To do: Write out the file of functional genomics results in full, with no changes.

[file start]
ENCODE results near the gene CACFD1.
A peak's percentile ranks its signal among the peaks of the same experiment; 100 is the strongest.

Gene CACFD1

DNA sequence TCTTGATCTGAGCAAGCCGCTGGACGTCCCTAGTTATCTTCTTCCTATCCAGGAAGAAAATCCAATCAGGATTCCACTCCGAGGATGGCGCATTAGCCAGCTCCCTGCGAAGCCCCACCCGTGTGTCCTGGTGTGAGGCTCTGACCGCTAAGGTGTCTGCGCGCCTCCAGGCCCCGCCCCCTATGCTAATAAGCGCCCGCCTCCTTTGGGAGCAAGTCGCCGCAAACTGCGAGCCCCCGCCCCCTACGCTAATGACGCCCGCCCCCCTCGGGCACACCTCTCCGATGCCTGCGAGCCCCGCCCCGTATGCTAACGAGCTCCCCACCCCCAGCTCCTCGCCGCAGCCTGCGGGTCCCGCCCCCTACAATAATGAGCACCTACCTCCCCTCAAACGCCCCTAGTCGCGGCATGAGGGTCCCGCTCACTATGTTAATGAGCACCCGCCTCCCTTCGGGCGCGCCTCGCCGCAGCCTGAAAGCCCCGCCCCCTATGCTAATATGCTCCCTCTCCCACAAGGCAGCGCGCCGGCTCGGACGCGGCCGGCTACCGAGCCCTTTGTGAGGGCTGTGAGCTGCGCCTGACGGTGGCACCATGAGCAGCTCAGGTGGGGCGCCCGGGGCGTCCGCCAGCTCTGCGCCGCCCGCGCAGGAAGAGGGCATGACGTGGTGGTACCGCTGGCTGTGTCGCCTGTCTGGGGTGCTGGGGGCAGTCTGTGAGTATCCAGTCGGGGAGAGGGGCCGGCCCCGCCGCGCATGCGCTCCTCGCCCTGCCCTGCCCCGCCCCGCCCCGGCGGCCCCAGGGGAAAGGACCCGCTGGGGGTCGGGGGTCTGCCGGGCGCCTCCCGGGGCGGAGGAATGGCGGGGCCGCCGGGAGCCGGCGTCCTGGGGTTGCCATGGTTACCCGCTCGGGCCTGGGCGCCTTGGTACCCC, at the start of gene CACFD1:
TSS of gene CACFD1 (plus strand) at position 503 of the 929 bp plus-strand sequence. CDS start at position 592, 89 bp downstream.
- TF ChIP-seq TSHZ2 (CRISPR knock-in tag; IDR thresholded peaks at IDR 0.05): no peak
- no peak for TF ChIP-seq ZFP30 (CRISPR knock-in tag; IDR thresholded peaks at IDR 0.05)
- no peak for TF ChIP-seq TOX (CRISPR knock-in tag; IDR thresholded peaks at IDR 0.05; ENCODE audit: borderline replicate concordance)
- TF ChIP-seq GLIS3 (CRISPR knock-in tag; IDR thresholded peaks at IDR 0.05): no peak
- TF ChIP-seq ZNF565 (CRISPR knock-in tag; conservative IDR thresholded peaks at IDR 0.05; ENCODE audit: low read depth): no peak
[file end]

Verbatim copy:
ENCODE results near the gene CACFD1.
A peak's percentile ranks its signal among the peaks of the same experiment; 100 is the strongest.

Gene CACFD1

DNA sequence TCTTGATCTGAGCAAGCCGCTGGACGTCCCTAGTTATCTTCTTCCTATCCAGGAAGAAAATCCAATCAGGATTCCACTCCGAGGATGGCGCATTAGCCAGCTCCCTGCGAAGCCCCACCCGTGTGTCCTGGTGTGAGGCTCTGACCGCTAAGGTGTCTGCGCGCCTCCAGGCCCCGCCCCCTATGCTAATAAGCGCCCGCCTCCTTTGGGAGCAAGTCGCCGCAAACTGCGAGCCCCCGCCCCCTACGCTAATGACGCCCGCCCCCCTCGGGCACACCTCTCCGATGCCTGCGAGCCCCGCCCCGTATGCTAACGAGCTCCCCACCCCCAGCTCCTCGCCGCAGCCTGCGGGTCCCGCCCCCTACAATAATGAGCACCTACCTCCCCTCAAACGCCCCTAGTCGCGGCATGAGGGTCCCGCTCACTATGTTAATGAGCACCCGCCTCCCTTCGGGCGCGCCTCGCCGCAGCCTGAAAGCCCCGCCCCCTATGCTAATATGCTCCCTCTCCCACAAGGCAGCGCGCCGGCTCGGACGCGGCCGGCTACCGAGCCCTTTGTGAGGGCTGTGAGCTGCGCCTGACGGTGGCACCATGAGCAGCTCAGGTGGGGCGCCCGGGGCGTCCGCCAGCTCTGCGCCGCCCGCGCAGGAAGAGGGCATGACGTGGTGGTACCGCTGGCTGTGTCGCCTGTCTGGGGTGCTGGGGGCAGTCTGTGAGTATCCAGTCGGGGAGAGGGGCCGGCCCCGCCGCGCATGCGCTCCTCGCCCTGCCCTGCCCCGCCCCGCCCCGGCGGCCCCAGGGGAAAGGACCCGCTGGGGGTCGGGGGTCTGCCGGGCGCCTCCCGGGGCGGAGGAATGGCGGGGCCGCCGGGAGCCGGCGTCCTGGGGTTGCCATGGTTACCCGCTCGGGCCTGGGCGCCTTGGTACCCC, at the start of gene CACFD1:
TSS of gene CACFD1 (plus strand) at position 503 of the 929 bp plus-strand sequence. CDS start at position 592, 89 bp downstream.
- TF ChIP-seq TSHZ2 (CRISPR knock-in tag; IDR thresholded peaks at IDR 0.05): no peak
- no peak for TF ChIP-seq ZFP30 (CRISPR knock-in tag; IDR thresholded peaks at IDR 0.05)
- no peak for TF ChIP-seq TOX (CRISPR knock-in tag; IDR thresholded peaks at IDR 0.05; ENCODE audit: borderline replicate concordance)
- TF ChIP-seq GLIS3 (CRISPR knock-in tag; IDR thresholded peaks at IDR 0.05): no peak
- TF ChIP-seq ZNF565 (CRISPR knock-in tag; conservative IDR thresholded peaks at IDR 0.05; ENCODE audit: low read depth): no peak